- Preschooler Guide To Tuition Fees Of Homeschool Providers In NCR And Laguna
- Home Busy Lagi? May Nadiskubre Kaming Mabilis Na Paraan Ng Paglilinis
- Health & Nutrition First Trimester: Everything You Need To Know About Prenatal Care During COVID-19
- Wellness 8 K-Drama Rom-Coms Moms Love That Will Give You An Overdose Of 'Kilig'
Baby Talk Or Child Directed Speech: Is It Good or Bad For Baby?
Find out if baby talk or child-directed speech is doing more harm than good for your little one's development.
What is Baby Talk?
Baby talk is a variation of adult language, invented by adults and passed on to each generation of babies; its sole purpose being to teach children to talk. When an adult sees a baby, it’s somewhat automatic to use baby talk with her.
Linguist and anthropologist Peter Farb showed in his research that six very different languages have their own version of baby talk. Though their baby talk terms differ from each other, there is a unifying theme. All six languages have baby talk terms for family members, eating, sleeping, good and bad behavior, going to the potty, and so on. Thus, words are indeed most important to a baby during her first year of life.ADVERTISEMENT - CONTINUE READING BELOWCONTINUE READING BELOWRecommended Videos
Baby talk is not the same as babbling. Babbling is actually a baby’s way to practice her vocal chords in preparation for talking. Baby talk refers to infant-directed speech or “motherese”/“parenthese” as it was once called. According to Kathy Reschke, Ph.D., early childhood specialist in Ohio, infant-directed speech has a high pitch, exaggerated range of pitches, shorter phrases, longer pauses between phrases, and clearer pronunciation.
Why is baby talk important?
Scientists have discovered that hearing baby talk helps babies pick up an amazing amount of knowledge about language and communication.
Because of its sing-song tone and exaggerated vowels, it stands out in the environment compared to the way adults speak to one another. And since baby talk draws an infant’s attention better, a baby’s face-to-face conversation with an adult becomes a warmer and more enjoyable interaction.
Also, long before babies understand the meanings of words or begin to use words to communicate, they can already adjust to the natural rhythm of voices.ADVERTISEMENT - CONTINUE READING BELOW
Recent studies published claim that speaking to young children using baby talk actually slows down their language development.
The study also suggests that speaking to young children using more complex sentences may set a better example and improve their language skills. That way, babies will learn the right terms and forms of language early on and develop higher language comprehension further as they grow.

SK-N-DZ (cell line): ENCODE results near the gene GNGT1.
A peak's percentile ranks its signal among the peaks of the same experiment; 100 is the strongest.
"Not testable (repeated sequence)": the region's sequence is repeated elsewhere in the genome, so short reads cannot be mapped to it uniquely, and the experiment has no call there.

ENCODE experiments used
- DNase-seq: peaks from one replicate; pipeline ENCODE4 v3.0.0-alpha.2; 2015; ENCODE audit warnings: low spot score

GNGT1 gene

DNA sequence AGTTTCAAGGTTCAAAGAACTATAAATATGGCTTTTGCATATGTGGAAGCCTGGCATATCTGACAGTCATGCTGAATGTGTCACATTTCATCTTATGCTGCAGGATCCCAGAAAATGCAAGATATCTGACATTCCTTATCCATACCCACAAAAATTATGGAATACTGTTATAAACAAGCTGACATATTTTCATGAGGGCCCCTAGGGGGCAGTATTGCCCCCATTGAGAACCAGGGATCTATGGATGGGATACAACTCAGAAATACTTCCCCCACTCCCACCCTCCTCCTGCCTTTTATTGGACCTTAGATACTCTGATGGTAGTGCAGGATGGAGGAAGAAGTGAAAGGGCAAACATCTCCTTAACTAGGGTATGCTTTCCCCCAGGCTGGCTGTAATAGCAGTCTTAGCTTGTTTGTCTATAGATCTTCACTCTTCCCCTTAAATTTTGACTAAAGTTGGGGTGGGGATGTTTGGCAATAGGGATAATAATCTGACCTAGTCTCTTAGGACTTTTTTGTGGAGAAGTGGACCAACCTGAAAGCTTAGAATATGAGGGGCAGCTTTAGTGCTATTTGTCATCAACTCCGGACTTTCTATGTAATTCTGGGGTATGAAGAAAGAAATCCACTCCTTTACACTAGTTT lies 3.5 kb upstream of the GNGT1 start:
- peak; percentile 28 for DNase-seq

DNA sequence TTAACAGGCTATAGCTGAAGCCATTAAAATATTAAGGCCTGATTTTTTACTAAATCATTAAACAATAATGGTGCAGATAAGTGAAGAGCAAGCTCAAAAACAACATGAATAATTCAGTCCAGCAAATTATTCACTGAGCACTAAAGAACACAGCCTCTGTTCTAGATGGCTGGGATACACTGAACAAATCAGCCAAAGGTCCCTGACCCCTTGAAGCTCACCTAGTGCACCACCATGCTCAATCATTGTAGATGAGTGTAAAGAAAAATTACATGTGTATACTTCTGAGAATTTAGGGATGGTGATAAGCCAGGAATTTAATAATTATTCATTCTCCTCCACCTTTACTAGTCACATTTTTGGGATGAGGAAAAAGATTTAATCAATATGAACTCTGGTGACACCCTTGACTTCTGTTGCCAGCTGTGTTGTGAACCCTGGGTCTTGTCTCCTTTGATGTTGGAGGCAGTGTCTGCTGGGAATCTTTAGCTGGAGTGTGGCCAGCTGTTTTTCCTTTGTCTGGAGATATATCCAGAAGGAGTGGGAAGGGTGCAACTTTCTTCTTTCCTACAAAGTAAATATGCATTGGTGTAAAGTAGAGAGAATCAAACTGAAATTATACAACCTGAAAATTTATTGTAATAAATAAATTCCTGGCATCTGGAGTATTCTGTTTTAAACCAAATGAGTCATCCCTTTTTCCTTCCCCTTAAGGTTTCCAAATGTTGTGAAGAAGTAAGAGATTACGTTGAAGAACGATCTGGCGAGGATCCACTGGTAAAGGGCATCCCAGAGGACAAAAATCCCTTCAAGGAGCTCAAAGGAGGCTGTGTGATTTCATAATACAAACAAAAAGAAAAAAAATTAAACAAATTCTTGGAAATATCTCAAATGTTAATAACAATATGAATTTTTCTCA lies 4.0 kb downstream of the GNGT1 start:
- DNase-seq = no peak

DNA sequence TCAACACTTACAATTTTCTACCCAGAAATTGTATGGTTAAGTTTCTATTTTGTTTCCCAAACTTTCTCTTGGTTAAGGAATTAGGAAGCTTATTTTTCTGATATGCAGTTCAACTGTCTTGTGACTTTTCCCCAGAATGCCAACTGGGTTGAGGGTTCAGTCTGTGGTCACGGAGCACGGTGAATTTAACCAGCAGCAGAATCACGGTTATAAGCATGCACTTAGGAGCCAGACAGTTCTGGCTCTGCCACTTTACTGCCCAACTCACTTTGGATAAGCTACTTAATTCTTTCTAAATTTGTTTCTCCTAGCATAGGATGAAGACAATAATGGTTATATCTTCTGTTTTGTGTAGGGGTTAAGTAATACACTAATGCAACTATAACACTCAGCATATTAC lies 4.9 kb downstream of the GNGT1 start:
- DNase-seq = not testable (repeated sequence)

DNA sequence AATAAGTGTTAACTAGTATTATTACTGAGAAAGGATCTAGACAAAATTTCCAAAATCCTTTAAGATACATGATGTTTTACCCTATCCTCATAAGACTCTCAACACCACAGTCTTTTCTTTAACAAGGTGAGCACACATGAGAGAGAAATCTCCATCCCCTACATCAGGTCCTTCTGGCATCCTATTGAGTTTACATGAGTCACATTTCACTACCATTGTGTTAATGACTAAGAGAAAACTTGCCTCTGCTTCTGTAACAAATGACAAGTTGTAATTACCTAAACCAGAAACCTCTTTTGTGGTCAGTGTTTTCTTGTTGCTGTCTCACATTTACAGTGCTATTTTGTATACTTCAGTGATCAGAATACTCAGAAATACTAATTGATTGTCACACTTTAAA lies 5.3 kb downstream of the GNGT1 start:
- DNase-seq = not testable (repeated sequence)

Is there a cause for worry?
Author Roberta Michnick Golinkoff stresses that parents should adjust their ‘childspeak’ as the baby grows. The way a parent talks to the child should also match the child’s developmental skills. Studies have shown that parents who gradually adjust their speech as their babies grow, have babies who at 18 months, have better understanding of word meanings.
Babies’ first words tend to come from a fairly small set, usually consisting of names of family members, objects they use a lot like bottle or milk.ADVERTISEMENT - CONTINUE READING BELOW
Stuttering or speaking bulol should not cause parents to worry. These common speech problems generally go away on their own, unless there’s an underlying cause such as problems in physical attributes used for speaking (cleft lip, short tongue, lisping, etc.). What is important is how a child understands and communicates with words.
Photography by Miguel Nacianceno
Did you baby talk to your child? We'd love to know. Fill up the comment form below.
- How Babies Talk: The Magic and Mystery of Language in the First Three Years of Life by Roberta Michnick Golinkoff and Kathy Hirsh-Pasek
- “Baby Talk Hinders Learning” by Sunny Sea Gold, Psychology Today Magazine, March/April 2003
- “Baby Talk: Communicating with Your Child,” by Roberta Golinkoff, Ph.D., webmd.com
- Websites: ohioline.osu.edu, helpingchildrengrow.com
Trending in Summit Network